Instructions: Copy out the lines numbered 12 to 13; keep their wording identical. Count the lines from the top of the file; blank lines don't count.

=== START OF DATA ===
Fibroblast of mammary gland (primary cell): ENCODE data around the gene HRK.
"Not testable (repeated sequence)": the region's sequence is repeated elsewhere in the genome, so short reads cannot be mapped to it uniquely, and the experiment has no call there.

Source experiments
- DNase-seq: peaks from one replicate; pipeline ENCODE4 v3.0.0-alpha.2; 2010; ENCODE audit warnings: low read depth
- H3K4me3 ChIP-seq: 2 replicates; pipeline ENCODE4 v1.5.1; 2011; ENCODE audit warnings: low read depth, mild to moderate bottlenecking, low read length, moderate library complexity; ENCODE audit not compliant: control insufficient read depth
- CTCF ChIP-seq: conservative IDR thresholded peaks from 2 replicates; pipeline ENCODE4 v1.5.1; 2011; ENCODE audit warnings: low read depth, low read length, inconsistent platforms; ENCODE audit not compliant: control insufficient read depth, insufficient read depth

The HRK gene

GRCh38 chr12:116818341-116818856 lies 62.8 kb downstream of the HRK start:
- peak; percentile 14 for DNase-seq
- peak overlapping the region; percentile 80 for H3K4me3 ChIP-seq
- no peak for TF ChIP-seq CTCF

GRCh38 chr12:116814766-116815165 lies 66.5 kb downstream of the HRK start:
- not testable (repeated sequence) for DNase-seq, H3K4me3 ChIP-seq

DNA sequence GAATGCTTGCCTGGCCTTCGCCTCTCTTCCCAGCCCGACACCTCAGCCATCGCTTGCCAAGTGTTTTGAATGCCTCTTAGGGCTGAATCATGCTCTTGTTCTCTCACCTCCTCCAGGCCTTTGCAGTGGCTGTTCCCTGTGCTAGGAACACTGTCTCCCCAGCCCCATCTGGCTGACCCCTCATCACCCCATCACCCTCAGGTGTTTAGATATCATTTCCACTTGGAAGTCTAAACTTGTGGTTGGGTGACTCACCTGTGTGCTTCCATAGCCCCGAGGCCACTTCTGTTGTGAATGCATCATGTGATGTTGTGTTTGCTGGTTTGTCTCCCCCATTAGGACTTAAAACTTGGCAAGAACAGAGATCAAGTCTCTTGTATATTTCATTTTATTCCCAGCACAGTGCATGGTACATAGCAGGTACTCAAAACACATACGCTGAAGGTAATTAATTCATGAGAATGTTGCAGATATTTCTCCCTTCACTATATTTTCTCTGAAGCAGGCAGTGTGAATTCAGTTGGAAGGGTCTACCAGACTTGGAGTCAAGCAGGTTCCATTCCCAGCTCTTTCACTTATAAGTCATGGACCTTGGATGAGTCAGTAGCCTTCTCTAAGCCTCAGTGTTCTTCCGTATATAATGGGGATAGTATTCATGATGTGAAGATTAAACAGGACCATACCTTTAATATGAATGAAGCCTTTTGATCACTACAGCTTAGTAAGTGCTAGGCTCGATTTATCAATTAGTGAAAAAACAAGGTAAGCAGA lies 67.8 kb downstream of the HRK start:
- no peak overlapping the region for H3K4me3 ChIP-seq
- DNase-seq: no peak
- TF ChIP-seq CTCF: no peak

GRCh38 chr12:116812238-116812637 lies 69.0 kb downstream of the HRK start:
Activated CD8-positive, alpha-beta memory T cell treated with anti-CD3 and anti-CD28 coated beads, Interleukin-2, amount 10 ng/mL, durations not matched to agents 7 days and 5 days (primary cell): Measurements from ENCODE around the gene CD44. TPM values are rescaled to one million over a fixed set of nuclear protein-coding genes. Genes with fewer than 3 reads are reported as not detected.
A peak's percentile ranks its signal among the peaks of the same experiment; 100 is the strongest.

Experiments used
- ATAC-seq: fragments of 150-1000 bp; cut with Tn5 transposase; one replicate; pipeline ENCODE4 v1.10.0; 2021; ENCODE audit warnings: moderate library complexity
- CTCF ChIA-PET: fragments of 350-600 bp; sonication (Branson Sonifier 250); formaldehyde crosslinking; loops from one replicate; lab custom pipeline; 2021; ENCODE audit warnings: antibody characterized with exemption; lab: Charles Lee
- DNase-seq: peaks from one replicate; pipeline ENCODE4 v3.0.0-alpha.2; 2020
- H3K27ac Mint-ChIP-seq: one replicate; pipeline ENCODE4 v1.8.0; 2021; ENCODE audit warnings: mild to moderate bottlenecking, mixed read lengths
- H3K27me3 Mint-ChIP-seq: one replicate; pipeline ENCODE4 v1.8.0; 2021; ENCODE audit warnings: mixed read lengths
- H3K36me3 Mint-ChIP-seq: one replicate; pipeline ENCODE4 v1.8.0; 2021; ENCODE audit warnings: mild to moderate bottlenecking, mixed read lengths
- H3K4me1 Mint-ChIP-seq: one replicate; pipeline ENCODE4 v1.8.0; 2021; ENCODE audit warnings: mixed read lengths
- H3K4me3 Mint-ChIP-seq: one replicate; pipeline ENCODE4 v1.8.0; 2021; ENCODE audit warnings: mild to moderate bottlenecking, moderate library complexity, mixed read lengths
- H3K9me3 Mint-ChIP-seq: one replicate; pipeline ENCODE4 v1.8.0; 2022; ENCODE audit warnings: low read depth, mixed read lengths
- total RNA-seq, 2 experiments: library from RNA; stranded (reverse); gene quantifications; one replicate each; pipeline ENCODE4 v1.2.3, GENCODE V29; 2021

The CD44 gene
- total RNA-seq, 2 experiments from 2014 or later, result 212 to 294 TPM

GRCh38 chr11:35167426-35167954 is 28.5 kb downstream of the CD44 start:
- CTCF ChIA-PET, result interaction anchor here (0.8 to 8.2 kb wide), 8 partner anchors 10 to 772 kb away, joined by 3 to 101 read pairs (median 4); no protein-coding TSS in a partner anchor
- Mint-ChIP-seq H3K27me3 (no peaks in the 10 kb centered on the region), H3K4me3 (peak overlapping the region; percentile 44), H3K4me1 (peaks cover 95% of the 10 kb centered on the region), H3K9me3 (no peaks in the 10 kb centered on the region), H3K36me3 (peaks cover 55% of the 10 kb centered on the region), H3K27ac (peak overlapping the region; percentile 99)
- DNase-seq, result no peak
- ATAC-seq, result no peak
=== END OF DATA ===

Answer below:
GRCh38 chr12:116814766-116815165 lies 66.5 kb downstream of the HRK start:
- not testable (repeated sequence) for DNase-seq, H3K4me3 ChIP-seq